A lot has been made of Microsoft’s Kinect, the new motion detection system for the Xbox 360. It has lead many to draw comparisons to the gesture controls seen in Minority Report, and go so far as to say that it may even change the face of computing in the future. That’s high praise indeed, but what does it mean for gaming right now?
You’ve probably seen all the advertising surrounding the Kinect, making you the controller. The sensor itself, just about a foot long, is mounted on a heavy base, and is motorized so it can tilt, allowing it to be placed at different heights. The body is comprised of an infrared emitter, a greyscale CMOS camera and a colour camera. The emitter covers the play area with thousands of points of IR light, which the CMOS sensor uses to determine the 3D space in front of it, in conjunction with a standard RGB colour camera. The sensor also has an array of four microphones for detecting room sound. More on that later. If you have the new smaller Xbox, you simply plug the Kinect into the back of the console, which supplies the console with both data and power. For older Xbox 360 models, the Kinect comes with a separate AC adapter for power.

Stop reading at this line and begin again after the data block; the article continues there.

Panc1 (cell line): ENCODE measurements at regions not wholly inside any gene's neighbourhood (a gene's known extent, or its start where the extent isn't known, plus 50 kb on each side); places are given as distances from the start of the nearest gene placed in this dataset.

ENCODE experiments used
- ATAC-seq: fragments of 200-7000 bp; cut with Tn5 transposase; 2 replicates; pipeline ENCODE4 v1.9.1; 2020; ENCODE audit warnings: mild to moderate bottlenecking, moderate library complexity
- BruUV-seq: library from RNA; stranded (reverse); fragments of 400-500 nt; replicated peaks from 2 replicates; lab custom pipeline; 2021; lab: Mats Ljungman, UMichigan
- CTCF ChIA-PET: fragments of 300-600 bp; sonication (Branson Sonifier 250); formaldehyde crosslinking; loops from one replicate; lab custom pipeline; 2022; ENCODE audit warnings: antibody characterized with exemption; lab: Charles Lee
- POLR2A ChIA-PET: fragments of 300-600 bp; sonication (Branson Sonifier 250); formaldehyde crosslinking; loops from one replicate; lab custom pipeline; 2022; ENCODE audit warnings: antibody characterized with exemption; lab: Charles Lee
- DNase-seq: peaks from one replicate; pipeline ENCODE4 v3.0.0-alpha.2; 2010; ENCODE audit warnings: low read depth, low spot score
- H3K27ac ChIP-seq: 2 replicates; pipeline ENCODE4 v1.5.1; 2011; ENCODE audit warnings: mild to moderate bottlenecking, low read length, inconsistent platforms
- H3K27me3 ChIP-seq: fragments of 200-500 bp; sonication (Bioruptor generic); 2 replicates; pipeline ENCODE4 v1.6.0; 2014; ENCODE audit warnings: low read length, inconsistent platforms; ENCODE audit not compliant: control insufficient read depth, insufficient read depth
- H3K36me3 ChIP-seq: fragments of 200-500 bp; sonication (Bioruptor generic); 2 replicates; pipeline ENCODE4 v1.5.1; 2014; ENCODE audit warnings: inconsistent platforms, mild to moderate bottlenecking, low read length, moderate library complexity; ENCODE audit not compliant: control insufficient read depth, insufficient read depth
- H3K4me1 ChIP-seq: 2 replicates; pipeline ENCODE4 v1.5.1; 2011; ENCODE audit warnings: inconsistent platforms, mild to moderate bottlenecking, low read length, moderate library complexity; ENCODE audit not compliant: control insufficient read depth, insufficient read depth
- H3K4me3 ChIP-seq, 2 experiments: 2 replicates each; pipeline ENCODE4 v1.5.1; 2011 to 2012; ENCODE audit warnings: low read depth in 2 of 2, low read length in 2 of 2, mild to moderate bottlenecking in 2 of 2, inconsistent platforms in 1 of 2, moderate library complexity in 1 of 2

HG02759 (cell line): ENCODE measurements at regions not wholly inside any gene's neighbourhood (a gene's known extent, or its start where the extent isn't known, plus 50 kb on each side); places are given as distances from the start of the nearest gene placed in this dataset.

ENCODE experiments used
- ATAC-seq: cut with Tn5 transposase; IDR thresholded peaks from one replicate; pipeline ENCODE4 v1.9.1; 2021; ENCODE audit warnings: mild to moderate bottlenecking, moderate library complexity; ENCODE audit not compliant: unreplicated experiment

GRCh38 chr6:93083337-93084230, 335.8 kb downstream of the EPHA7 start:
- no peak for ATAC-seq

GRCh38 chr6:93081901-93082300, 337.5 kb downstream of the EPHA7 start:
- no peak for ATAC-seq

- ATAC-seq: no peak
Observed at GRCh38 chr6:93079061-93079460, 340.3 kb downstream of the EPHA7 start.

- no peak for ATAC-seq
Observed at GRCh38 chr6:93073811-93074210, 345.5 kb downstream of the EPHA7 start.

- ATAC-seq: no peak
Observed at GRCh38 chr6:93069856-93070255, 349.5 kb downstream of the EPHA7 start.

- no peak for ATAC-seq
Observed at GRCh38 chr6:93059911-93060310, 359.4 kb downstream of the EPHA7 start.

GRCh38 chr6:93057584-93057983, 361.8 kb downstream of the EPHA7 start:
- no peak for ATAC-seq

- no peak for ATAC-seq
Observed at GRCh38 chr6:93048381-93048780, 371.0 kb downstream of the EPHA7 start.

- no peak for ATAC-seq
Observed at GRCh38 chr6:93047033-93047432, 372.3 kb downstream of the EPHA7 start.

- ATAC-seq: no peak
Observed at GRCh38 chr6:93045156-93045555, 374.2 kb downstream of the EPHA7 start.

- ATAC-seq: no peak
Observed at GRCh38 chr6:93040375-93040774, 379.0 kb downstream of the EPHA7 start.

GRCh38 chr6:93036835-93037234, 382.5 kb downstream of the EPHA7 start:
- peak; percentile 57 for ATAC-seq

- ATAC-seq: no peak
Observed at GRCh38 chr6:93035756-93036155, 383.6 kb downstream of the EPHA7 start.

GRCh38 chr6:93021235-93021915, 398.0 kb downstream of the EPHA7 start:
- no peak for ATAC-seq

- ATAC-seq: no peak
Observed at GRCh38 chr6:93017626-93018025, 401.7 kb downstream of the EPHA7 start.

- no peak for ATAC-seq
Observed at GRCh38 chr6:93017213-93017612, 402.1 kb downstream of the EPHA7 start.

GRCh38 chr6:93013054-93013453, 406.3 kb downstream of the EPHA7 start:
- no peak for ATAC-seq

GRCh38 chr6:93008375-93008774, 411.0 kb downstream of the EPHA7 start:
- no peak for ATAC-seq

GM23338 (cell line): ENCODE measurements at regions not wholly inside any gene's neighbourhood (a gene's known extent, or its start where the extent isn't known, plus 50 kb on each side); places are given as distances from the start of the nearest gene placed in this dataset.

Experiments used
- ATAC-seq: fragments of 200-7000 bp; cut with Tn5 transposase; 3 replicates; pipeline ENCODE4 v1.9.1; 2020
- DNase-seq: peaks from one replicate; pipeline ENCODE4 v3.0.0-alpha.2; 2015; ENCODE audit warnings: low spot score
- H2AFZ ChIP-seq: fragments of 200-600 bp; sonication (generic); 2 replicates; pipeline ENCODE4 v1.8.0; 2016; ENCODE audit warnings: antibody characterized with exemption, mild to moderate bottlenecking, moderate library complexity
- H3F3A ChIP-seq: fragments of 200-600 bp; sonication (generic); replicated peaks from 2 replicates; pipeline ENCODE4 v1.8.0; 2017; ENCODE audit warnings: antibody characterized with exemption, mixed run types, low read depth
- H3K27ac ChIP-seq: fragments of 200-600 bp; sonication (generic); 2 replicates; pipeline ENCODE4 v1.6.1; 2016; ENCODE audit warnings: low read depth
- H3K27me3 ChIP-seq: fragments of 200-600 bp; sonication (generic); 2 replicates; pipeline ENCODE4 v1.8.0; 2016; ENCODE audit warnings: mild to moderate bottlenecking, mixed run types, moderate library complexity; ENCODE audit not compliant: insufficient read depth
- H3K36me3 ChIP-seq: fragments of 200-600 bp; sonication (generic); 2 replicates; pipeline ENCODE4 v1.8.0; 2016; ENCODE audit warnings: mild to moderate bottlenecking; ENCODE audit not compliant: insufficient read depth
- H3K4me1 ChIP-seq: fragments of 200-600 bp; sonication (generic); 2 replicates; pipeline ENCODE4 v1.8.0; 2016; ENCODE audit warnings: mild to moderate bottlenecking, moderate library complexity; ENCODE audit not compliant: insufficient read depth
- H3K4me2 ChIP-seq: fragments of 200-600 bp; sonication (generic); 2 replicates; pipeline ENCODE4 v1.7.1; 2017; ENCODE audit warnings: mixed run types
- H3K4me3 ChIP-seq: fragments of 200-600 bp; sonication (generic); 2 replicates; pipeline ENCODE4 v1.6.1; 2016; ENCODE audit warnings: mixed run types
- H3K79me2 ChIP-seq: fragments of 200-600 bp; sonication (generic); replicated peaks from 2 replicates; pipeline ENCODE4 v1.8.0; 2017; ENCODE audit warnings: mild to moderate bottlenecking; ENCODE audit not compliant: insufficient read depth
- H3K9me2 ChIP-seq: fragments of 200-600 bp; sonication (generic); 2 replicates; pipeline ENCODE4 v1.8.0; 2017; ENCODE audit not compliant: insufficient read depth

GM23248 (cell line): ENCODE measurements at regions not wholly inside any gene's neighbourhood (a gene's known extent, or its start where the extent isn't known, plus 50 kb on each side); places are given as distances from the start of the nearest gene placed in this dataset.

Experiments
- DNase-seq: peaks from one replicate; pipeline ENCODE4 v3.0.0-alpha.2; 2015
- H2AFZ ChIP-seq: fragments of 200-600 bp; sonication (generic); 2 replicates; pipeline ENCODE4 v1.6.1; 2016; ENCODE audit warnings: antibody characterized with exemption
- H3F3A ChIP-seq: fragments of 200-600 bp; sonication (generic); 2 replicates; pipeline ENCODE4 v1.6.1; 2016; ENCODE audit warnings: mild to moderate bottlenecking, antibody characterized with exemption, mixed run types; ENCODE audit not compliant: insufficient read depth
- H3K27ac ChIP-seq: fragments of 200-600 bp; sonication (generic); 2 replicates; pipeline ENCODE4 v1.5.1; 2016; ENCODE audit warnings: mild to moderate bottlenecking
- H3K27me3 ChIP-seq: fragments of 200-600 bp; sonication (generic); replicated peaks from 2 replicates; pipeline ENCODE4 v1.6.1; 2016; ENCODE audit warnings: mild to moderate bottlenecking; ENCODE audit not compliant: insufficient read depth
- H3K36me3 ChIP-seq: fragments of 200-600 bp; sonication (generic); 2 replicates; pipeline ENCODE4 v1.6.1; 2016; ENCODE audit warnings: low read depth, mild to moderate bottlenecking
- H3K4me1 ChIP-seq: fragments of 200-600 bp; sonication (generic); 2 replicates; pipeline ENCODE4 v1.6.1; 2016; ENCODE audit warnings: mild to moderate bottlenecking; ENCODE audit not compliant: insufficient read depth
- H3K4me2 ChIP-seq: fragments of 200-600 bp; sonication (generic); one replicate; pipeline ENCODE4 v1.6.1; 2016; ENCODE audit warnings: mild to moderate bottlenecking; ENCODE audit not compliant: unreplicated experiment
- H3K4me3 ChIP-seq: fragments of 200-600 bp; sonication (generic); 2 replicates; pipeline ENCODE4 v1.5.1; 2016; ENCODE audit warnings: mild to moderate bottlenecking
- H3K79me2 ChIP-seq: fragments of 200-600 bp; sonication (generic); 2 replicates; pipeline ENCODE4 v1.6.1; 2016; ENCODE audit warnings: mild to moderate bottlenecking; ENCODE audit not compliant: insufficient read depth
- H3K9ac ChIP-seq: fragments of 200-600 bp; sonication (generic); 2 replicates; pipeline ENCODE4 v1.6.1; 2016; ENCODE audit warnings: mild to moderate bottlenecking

The biggest controversy surrounding the launch of the Kinect is the amount of space needed to play. You really need 6 feet away from the sensor for a single player experience, and 8 to play two player. Given my oddball layout, I ended up having to put the Kinect off to the side, while rotating the TV, which mostly worked, except in some extreme positions when playing two player games, where the Kinect couldn’t detect anything below the knees. In most cases you shouldn’t have this problem, but be prepared to move your coffee table. In fact, even if you DO have the room, moving the coffee table might be a good idea, because the Kinect really does get you moving, and there’s already a few ‘incidents’ logged on YouTube. Not as bad as putting your WiiMote through your brand new HDTV, but it’s a distinct possibility.
Once the physical setup is done, it’s time to configure the software. When you first turn on the 360 with the Kinect hooked up, there’s a straight forward guide taking you through the basics. At this point, the need for the microphone array comes in, as it plays a series of sounds to map out your speaker setup, to help with voice commands. The Kinect will also tilt to find it’s optimal angle, complete with a subtle Johnny 5 servo noise action. The tour, only takes a couple of minutes and the basics are done. As soon as this is finished, you can also link your Kinect ID to your Gamertag, where the system scans your face to allow you to be recognized by the system when you step in front of it.